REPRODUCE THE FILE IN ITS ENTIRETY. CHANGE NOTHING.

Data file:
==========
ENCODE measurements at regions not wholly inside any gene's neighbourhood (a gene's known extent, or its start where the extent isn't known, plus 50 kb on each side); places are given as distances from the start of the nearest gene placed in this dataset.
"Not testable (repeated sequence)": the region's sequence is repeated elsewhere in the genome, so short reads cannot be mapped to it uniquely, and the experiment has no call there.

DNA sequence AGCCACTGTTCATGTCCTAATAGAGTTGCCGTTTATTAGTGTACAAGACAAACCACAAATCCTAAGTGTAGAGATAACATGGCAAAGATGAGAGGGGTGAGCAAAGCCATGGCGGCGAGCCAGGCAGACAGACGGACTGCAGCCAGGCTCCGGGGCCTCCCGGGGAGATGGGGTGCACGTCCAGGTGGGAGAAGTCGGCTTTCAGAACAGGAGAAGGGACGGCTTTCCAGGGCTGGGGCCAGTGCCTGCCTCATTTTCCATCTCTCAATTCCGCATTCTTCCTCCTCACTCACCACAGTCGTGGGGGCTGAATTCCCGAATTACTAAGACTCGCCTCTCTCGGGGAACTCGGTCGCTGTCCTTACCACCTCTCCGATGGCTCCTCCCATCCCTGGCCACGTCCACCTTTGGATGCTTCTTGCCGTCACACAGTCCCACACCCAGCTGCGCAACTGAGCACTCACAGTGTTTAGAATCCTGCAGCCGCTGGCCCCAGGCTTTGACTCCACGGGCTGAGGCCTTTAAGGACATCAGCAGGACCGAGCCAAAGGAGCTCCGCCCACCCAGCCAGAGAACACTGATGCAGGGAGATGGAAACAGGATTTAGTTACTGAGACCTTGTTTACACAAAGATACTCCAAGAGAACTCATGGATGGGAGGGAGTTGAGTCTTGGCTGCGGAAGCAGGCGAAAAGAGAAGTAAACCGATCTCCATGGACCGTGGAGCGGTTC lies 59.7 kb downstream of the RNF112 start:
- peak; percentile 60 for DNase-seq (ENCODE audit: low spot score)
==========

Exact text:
ENCODE measurements at regions not wholly inside any gene's neighbourhood (a gene's known extent, or its start where the extent isn't known, plus 50 kb on each side); places are given as distances from the start of the nearest gene placed in this dataset.
"Not testable (repeated sequence)": the region's sequence is repeated elsewhere in the genome, so short reads cannot be mapped to it uniquely, and the experiment has no call there.

DNA sequence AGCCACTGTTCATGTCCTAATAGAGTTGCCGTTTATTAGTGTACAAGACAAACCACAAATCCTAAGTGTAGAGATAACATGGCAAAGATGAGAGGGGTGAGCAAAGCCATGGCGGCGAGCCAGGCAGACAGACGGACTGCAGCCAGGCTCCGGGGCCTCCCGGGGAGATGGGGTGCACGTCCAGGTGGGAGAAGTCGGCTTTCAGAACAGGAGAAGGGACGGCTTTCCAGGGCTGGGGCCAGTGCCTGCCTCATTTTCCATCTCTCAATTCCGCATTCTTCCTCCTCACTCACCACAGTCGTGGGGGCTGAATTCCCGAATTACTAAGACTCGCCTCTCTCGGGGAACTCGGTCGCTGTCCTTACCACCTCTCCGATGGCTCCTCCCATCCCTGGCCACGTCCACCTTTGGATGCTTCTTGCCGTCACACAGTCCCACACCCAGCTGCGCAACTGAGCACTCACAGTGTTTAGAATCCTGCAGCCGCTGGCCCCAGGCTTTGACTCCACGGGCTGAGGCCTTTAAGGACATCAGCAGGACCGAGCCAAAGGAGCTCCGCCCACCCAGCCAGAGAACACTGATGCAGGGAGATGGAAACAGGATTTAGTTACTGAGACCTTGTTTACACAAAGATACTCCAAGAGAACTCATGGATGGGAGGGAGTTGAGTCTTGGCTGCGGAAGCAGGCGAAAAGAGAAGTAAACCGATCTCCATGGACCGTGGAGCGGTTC lies 59.7 kb downstream of the RNF112 start:
- peak; percentile 60 for DNase-seq (ENCODE audit: low spot score)